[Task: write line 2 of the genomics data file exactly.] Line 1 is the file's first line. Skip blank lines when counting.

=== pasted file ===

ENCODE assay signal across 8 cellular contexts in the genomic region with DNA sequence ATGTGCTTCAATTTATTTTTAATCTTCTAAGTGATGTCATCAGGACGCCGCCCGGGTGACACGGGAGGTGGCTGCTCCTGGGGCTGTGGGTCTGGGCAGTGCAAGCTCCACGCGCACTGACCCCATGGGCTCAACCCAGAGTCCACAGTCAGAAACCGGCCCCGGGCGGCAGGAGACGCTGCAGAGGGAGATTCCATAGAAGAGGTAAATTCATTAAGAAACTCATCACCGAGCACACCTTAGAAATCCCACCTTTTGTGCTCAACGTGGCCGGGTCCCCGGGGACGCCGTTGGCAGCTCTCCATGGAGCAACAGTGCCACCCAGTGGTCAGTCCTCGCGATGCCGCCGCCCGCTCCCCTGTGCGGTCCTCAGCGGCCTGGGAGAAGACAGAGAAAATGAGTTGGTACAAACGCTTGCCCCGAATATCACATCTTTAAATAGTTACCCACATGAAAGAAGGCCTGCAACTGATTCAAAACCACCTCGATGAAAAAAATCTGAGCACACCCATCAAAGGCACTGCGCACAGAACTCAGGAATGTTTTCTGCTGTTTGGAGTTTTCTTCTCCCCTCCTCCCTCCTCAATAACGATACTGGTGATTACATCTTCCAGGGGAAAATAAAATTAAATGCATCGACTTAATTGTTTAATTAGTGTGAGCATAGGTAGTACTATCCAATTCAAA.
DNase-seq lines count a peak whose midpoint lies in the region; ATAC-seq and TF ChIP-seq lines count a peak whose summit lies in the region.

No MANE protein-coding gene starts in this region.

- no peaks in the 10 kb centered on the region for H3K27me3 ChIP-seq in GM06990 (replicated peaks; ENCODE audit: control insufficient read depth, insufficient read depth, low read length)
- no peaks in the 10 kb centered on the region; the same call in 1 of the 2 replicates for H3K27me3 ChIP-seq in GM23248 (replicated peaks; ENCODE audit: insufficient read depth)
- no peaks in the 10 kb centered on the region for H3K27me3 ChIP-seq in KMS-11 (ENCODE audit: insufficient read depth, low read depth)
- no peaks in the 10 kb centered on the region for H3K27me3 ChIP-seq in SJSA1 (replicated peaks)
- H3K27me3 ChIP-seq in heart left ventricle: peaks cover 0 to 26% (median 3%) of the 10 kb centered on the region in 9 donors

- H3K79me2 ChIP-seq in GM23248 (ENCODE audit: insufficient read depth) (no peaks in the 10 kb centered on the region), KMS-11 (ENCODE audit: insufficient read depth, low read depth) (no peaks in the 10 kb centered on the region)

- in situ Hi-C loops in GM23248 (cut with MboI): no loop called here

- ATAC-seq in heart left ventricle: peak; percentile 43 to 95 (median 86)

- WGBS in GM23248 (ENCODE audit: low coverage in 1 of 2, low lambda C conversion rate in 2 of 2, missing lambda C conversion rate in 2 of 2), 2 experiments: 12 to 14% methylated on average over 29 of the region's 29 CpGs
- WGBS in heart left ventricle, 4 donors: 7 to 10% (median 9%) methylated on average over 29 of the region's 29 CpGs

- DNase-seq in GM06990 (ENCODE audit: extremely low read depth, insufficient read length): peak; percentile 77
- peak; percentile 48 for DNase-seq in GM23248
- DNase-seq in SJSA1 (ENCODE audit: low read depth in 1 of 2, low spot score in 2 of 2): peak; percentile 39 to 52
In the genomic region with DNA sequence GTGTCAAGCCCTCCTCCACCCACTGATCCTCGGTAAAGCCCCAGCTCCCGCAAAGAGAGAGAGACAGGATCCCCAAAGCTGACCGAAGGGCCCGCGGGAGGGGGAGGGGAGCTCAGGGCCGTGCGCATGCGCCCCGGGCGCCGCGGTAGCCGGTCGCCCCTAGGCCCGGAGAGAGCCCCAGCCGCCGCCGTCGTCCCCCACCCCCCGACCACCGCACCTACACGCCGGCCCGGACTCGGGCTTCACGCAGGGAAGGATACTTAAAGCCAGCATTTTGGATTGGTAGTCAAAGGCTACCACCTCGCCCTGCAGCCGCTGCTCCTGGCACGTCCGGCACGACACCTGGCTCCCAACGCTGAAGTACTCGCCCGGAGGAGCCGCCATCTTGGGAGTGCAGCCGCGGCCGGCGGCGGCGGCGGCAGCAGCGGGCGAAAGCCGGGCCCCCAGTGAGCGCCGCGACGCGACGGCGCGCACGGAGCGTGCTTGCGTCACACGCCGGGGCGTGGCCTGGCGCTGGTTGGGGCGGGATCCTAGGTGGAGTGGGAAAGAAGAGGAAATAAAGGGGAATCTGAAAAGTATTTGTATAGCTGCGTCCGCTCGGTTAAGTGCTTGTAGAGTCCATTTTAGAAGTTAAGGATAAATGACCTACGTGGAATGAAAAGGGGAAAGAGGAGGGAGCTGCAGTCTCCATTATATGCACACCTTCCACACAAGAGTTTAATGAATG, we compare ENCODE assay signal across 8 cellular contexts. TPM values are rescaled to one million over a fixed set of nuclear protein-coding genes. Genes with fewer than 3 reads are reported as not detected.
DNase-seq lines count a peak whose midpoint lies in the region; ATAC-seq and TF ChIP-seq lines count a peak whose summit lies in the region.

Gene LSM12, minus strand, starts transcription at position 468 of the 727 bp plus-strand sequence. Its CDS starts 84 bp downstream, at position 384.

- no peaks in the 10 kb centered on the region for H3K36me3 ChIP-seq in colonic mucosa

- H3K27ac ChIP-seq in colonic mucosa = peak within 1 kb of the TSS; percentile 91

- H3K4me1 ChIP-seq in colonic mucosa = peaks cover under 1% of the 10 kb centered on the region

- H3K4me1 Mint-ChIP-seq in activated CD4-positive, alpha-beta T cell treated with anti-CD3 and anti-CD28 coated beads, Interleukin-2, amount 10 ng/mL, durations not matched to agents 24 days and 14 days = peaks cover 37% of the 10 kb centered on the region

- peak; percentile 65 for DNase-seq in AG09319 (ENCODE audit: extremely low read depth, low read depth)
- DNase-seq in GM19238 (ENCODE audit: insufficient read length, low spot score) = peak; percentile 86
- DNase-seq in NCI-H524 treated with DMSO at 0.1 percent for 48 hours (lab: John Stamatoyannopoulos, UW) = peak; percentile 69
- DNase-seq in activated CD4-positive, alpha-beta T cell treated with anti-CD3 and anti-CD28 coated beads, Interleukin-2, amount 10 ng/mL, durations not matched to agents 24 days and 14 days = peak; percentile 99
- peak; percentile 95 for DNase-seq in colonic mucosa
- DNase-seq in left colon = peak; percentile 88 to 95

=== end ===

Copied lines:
DNase-seq lines count a peak whose midpoint lies in the region; ATAC-seq and TF ChIP-seq lines count a peak whose summit lies in the region.